The NCAA has extended embattled president Mark Emmert's contract by three years, it announced Monday. The deal bumps Emmert's tenure from 2017 to at least October 2020.
"Mark has done an incredible job leading the Association through an unprecedented period of change and transformation," said Kansas State university president Kirk Schulz, chair of the NCAA's Board of Governors, in the statement. "I and the board feel strongly that Mark is integral in leading the Association forward as we navigate the complex and challenging way ahead, while better supporting student-athletes."
Emmert's deal includes an option that could extend it into 2021, but the NCAA hasn't announced whether that option is Emmert's, the organization's or mutual. We've reached out to the NCAA for more information.
Emmert has presided over a challenging era for the NCAA, including dealing with Ed O'Bannon's lawsuit over collegiate athletic amateurism, a heightened focus on Title IX enforcement on campuses and the Jerry Sandusky scandal at Penn State. He's taken significant heat for his views on amateurism and done some real whoppers of press conferences. In 2013, our Rodger Sherman gave a helpful recollection of some things we'd already written on him:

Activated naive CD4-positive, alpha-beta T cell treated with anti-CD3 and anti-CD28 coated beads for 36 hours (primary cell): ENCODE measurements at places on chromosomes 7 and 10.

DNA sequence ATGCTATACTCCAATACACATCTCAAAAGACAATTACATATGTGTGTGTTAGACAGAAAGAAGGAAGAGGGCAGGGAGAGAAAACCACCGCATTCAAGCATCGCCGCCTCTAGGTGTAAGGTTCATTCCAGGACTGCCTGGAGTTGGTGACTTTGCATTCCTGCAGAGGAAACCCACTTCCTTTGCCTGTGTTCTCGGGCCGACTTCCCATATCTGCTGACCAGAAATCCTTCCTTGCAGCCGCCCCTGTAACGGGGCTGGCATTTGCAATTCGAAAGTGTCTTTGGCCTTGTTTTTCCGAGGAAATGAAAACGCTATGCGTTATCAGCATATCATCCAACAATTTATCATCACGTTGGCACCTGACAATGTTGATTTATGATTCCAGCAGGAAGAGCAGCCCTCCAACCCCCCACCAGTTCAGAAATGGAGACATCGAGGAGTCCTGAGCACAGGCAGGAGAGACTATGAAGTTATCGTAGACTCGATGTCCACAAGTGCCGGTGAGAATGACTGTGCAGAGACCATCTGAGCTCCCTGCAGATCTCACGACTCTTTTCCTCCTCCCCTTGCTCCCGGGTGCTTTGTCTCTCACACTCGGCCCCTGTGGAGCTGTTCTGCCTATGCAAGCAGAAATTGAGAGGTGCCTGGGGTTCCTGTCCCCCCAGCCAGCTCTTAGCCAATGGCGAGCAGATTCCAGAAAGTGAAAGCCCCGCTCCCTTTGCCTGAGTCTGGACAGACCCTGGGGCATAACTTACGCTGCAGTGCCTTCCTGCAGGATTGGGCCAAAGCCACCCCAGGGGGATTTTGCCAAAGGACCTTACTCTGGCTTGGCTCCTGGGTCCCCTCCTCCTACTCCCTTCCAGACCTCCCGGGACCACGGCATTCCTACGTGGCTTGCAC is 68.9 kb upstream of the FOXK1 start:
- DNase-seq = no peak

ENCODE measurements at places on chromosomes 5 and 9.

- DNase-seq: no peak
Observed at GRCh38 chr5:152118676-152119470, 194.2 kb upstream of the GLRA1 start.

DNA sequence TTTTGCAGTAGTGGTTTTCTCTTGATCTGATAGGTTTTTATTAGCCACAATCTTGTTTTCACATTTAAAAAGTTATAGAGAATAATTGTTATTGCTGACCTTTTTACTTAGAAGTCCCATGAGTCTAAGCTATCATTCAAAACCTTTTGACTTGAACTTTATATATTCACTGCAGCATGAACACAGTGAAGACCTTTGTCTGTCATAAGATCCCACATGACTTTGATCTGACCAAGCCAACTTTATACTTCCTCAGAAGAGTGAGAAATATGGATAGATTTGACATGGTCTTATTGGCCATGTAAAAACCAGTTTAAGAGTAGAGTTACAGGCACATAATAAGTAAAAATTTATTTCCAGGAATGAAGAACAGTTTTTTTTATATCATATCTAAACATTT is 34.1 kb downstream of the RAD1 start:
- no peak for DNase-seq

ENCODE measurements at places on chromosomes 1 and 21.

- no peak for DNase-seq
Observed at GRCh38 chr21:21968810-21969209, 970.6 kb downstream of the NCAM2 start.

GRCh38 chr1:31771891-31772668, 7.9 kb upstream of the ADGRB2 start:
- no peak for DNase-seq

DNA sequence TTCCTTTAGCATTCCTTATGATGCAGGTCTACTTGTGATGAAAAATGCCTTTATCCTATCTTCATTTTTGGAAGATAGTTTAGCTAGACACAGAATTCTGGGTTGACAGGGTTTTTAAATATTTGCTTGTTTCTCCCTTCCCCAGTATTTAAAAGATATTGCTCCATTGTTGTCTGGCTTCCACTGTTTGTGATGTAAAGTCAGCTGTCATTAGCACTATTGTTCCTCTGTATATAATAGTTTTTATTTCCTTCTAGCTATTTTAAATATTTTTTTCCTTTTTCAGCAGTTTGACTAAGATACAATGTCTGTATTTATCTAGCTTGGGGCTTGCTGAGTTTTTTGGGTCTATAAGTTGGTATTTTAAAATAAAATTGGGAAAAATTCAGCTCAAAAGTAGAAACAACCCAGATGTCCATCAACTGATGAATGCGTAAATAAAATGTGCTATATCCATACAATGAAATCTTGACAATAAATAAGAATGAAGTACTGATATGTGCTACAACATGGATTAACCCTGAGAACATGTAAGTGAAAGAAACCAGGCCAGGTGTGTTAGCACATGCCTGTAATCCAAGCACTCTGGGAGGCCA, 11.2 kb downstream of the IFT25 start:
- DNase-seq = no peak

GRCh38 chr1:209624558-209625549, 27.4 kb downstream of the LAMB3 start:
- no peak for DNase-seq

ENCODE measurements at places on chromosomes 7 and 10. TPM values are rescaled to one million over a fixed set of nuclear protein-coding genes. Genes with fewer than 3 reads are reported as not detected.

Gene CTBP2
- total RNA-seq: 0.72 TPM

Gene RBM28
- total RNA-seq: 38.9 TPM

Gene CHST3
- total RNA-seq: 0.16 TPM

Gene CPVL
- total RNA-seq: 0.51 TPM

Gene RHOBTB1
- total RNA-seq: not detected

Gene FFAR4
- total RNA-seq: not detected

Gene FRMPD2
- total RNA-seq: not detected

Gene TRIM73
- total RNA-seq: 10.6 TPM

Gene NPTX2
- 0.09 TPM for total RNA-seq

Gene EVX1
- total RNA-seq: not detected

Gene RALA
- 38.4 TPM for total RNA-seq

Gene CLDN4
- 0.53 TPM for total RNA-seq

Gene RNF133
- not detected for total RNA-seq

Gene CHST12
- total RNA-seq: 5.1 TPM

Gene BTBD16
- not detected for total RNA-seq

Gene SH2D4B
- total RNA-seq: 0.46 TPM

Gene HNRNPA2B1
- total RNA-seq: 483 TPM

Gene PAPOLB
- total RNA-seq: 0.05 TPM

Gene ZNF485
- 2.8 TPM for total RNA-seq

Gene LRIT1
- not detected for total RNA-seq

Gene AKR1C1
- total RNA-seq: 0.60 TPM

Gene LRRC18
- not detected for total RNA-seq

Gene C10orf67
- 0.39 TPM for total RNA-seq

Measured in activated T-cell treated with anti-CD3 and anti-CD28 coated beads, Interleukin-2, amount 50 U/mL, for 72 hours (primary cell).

- The time we called Emmert a dictator
- The time we called Emmert a parasite
- The time we said Emmert needed to resign
- The time Emmert gave the worst press conference ever
- The time we, um, called Mark Emmert a horse (tougher to explain)
- The time we acknowledged that although Emmert is pretty much the worst, firing him couldn't even fix the NCAA
- The time we already listed most of these insults because it turns out he was also really bad at being president at UConn and LSU
The NCAA didn't disclose the financial terms of the contract. In 2012, Emmert reportedly made $1.7 million, with more than $200,000 coming in deferred compensation he cannot collect until 2017.
The NCAA said its Board of Governors approved the extension at a Jan. 16 meeting. Emmert started his term as the organization's president in October 2010.